We use can't to talk about something that is against the rules, particularly when we didn't make the rules.

What does this sign say? Oh, we can't park here.
You can't take photos in the museum. They're really strict about it.
Sorry, we can't sell knives to under-18s.

must not/mustn't

We use must not to talk about what is not permitted. It is common on public signs and notices informing people of rules and laws.

Visitors must not park in the staff car park.
Baggage must not be left unattended.
Guests must not make noise after 10 p.m.

We use mustn't particularly when the prohibition comes from the speaker.

(Parent to child) You mustn't say things like that to your sister.
(Teacher to student) You mustn't be late to class.
I mustn't let that happen again.

Obligation

We use have to and must to express obligation. There is a slight difference between the way we use them.

have to

Have to shows us that the obligation comes from outside the speaker.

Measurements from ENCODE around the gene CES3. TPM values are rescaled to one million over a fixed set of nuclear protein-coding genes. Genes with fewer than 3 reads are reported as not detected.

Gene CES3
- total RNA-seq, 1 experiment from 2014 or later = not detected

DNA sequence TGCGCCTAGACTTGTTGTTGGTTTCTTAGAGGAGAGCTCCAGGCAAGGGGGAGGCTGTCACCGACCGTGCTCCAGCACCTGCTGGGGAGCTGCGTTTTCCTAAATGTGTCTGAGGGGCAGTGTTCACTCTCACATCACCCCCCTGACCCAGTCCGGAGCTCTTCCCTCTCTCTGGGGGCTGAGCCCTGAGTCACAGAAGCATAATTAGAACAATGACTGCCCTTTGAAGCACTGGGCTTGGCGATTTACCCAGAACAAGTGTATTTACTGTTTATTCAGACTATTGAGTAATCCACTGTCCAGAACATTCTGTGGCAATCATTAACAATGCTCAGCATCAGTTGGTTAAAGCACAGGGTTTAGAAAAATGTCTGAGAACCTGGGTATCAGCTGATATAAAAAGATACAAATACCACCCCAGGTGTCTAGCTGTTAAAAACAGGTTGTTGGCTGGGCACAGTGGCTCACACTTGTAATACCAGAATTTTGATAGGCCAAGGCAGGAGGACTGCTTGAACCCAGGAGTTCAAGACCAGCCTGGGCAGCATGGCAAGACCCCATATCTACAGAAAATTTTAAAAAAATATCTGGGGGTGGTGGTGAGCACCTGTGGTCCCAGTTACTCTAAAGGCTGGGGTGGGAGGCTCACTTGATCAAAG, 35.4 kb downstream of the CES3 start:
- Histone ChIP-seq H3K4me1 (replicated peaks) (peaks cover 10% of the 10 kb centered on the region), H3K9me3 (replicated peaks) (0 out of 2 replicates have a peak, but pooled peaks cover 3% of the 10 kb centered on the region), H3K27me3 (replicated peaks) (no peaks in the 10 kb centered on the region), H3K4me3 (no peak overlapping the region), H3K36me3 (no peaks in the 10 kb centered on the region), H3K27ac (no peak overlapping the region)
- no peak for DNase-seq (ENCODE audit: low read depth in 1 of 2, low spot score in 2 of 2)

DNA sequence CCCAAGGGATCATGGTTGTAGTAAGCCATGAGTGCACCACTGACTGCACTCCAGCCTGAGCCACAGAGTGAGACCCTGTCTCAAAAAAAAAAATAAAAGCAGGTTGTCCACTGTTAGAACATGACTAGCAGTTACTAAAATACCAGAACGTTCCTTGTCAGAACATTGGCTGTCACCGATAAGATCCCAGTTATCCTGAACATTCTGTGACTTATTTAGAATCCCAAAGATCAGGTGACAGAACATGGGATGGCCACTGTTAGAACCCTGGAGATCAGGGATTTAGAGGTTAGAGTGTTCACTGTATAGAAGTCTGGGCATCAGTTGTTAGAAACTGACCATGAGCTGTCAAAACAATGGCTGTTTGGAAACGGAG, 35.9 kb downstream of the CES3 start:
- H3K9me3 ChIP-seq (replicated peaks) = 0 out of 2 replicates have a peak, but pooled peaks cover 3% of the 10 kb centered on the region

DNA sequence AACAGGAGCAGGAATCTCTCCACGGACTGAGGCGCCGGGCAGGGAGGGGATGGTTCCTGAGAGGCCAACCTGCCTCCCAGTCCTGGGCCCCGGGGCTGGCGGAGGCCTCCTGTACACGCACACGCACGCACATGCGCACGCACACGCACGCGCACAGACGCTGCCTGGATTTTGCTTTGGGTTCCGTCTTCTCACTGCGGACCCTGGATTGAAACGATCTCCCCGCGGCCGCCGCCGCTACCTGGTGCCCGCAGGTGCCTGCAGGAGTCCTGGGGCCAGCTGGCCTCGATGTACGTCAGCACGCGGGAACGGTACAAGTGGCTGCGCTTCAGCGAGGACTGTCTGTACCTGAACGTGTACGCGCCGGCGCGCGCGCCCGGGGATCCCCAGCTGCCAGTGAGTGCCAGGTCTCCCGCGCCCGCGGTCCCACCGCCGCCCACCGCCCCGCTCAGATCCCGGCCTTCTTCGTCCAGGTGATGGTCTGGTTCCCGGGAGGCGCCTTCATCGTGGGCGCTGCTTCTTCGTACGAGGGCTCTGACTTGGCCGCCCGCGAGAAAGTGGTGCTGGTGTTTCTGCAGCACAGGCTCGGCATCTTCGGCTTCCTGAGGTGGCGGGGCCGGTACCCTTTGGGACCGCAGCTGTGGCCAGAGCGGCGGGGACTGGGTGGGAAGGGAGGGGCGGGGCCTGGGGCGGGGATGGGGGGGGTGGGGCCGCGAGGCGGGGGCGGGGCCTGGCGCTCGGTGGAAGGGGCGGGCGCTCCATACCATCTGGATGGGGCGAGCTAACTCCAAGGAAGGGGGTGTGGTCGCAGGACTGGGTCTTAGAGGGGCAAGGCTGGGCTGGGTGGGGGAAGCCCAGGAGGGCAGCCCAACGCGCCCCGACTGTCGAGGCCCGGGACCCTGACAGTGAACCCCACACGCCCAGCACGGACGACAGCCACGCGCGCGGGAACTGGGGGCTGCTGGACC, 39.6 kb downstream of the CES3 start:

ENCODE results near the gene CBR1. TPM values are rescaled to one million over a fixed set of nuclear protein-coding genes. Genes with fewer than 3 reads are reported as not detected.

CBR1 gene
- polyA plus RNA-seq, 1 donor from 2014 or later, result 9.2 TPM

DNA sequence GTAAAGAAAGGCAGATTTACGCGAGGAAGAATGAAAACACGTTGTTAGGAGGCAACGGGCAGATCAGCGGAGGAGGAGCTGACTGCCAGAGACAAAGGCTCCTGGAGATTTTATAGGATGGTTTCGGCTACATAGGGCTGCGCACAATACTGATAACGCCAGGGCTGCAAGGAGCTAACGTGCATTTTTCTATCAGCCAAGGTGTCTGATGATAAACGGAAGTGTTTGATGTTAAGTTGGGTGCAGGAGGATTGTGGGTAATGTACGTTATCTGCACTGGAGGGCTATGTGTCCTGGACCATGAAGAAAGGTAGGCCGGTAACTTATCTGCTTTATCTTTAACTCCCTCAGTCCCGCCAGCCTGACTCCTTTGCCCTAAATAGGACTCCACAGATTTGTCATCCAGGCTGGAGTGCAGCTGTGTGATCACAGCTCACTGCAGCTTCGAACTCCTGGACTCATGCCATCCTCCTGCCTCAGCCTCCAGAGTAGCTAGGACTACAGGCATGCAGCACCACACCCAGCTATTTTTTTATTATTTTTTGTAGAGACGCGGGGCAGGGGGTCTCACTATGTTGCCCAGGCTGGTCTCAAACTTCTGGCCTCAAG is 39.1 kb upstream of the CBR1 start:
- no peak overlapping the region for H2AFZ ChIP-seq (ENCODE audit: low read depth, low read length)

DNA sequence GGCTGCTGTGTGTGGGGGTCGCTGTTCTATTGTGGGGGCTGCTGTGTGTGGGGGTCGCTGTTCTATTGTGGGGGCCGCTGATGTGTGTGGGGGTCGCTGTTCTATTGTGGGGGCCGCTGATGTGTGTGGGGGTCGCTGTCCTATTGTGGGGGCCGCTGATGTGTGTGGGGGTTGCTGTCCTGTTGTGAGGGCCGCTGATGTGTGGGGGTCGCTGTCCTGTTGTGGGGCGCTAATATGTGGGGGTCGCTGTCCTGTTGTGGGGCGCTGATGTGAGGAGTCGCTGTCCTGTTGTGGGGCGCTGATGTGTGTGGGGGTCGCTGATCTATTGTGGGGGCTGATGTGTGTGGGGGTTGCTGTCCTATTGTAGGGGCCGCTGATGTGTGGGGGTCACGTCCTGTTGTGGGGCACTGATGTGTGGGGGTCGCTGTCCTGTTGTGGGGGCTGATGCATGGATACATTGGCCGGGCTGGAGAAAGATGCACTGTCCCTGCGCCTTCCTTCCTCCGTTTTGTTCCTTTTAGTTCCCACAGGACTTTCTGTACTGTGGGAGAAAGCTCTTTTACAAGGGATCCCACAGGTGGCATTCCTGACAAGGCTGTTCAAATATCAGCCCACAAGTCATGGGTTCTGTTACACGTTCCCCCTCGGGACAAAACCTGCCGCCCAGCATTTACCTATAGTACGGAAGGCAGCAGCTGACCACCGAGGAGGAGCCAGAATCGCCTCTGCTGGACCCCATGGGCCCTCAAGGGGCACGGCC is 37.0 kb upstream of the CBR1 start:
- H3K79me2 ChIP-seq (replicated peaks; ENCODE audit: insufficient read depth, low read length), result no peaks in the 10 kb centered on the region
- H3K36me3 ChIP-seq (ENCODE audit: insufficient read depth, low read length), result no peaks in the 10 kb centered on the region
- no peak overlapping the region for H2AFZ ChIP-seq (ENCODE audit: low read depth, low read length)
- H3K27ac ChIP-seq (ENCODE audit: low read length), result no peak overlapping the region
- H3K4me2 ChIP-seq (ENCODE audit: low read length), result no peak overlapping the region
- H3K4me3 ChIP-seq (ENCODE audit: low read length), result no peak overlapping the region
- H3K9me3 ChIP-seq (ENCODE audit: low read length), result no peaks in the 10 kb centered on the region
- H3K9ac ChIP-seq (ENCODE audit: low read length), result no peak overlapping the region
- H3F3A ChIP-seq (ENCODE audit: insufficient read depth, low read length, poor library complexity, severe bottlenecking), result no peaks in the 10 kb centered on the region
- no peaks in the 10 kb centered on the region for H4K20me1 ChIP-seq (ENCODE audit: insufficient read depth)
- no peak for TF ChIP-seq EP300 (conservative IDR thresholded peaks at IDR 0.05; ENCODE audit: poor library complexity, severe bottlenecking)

We have to wear a uniform when we're working in reception.
(Student to teacher) When do we have to hand in our homework?
Al has to work tomorrow so he can't come.

We sometimes call this 'external obligation'.

must

Must expresses a strong obligation or necessity. It often shows us that the obligation comes from the speaker (or the authority that wrote the sentence). 

I must phone my dad. It's his birthday today.
(Teacher to student) You must hand in your homework on Tuesday or you will lose ten per cent of your mark.
(Sign on a plane) Seat belts must be worn by all passengers.